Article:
sqlite> .exit

Note that I replace all tabs (X’09’) and newlines (X’0A’) to spaces for all text columns. Please let me know if you know how to combine two character replacement to one operations.

3. Read data in Spark

import org.apache.spark.sql.catalyst.plans._
import org.apache.spark.sql._
import org.apache.spark.sql.types._
import org.apache.spark.sql.functions._

val fileName = "reddit-May2015.tsv"
val textFile = sc.textFile(fileName)
val rdd = textFile.map(_.split("\t")).filter( _.length == 22 ).map { p =>
            Row(p(0), p(1), p(2), p(3), p(4), p(5), p(6), p(7), p(8), p(9),
                p(10), p(11), p(12), p(13), p(14), p(15), p(16), p(17), p(18), p(19),
                p(20), p(21))
val schemaString = "created_utc,ups,subreddit_id,link_id,name,score_hidden,author_flair_css_class,author_flair_text,subreddit,id,removal_reason,gilded,downs,archived,author,score,retrieved_on,body,distinguished,edited,controversiality,parent_id"
val schema = StructType(
      schemaString.split(",").map(fieldName => StructField(fildName, StringType, true)))
val df = sqlContext.createDataFrame(rdd, schema)


Today is not easy to find great and interesting dataset for testing, training and research. So,  let’s collect some interesting datasets. Please share with the community your newly found information.


I looked into the licensing of this dataset. The dataset publisher Stuck_In_the_Matrix just published the dataset and provided description and links to the torrent directly in the Reddit website. Please note that Reddit sponsors the Kaggle competition with this dataset. It appears that we may play with the dataset for non-business related purposes.

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Beginners Guide: Apache Spark Python – Machine Learning Scenario With A Large Input Dataset

In the previous post “Beginners Guide: Apache Spark Machine Learning Scenario With A Large Input Dataset” we discussed the process of creating predictive model with 34 gigabytes of input data using Apache Spark. I received a request for the Python code as a solution instead of Scala. This is exactly what I will do in this post.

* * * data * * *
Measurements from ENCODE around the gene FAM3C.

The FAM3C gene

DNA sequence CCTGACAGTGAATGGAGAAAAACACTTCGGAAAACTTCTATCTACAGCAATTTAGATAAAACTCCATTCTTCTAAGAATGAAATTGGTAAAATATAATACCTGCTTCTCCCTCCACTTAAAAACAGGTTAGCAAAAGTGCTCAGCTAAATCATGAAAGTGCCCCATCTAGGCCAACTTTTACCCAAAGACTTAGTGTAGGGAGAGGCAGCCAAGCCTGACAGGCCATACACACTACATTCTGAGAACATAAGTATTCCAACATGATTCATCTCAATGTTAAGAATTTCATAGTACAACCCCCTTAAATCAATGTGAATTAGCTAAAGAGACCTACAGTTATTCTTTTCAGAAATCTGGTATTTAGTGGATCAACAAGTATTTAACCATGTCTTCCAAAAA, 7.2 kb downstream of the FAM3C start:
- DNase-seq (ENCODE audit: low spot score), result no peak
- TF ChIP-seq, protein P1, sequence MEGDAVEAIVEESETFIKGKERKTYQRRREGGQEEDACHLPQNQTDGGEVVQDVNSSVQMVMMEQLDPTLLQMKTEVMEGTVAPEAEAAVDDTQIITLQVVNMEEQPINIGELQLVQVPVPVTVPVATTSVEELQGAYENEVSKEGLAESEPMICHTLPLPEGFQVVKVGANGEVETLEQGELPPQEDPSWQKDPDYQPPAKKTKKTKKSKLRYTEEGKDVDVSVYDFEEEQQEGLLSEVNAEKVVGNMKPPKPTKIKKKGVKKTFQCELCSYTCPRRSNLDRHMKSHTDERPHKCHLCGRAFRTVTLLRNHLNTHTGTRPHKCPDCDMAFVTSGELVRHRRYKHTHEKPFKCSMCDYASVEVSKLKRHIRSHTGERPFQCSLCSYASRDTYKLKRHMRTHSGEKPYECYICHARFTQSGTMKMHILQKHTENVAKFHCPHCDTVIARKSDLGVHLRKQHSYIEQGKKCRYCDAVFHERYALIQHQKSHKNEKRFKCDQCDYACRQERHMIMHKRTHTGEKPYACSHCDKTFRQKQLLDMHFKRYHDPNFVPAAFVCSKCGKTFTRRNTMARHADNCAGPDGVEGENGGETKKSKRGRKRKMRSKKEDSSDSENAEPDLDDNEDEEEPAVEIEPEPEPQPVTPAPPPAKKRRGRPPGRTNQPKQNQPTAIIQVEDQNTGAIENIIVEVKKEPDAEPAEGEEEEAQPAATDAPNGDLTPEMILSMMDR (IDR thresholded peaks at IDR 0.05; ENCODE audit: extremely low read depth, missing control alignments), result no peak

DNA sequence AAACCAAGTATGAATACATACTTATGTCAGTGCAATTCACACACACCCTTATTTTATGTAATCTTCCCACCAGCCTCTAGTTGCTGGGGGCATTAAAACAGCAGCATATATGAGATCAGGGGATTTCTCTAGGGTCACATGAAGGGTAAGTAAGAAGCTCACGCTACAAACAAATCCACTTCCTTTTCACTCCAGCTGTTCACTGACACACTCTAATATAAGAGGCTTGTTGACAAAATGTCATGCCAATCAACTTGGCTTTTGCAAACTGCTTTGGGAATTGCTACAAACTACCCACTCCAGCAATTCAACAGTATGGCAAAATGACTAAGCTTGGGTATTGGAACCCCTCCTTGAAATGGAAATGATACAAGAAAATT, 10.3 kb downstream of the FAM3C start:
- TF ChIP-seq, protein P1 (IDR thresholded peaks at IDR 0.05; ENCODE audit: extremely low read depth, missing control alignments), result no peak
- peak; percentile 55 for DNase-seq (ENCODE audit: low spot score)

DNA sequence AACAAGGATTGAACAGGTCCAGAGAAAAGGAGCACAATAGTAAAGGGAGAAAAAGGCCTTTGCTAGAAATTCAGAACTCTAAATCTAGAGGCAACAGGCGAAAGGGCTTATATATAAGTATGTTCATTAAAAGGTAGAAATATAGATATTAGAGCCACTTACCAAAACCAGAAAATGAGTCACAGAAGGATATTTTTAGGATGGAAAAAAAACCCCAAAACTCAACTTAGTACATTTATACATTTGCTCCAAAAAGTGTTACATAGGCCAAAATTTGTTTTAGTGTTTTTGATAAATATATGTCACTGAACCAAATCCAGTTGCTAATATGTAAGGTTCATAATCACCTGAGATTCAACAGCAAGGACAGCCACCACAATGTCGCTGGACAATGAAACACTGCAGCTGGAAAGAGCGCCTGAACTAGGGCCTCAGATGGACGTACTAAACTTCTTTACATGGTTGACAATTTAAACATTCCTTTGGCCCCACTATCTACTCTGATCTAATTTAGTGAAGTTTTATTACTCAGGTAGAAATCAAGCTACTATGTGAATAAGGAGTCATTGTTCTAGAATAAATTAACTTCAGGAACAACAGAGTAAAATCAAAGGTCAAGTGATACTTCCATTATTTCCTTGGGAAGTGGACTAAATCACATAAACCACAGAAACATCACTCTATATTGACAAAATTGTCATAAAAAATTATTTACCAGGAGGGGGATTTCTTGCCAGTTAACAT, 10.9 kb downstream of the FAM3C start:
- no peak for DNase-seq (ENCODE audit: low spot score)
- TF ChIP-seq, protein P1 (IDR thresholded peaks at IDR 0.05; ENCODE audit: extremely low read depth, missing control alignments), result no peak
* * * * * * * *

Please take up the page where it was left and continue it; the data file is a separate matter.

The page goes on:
1. Python and Scala difference

Python solution looks similar to the last Scala solution because when you look “under the hood” you have the same Spark library and engine. Because of this fact, I don’t anticipate any significant performance change. As there aren’t many difference between Python and Scala, I will highlight only the major ones and you can refer back to the last post for the code in it’s entirety.

2. Sources

The complete source code of this program could be found here. Scala version from the previous post is here. Small 128MB testing dataset is here.

Entire 34GB dataset is available here at https://archive.org/details/stackexchange, look at file Posts.xml in  stackoverflow.com folder. Copy of 34GB Posts.xml file is here (8GB compressed). This data is licensed under the Creative Commons license (cc-by-sa).

3. Python code

In the Python version of code (source file) I create a correct Label column directly without intermediate sqlfunc\myudf function. Otherwise you should upload code of this function through intermediate python file to a Spark environment (sc.addPyFile() method). For the same reason I do not use xml libraries.

postsRDD = postsXml.map( lambda s: pyspark.sql.Row(\
        Id = re.search('Id=".+?"', s).group(0)[4:-1].encode('utf-8'),\
        Label = 1.0 if re.search('Tags=".+?"', s) != None\
             and re.search('Tags=".+?"', s).group(0)[6:-1].encode('utf-8').find(targetTag) >= 0 else 0.0,\
        Text = ((re.search('Title=".+?"', s).group(0)[7:-1] if re.search('Title=".+?"', s) != None else "") + " " + (re.search('Body=".+?"', s).group(0)[6:-1]) if re.search('Body=".+?"', s) != None else "")))

postsLabeled = sqlContext.createDataFrame(postsRDD)

One of the issues of Python version of code – we won’t decode xml meta symbols like <. Let’s keep these symbols for now.

Python code needs couple more temporary variables in the data preparation step (negTrainTmp1 and posTrainTmp1).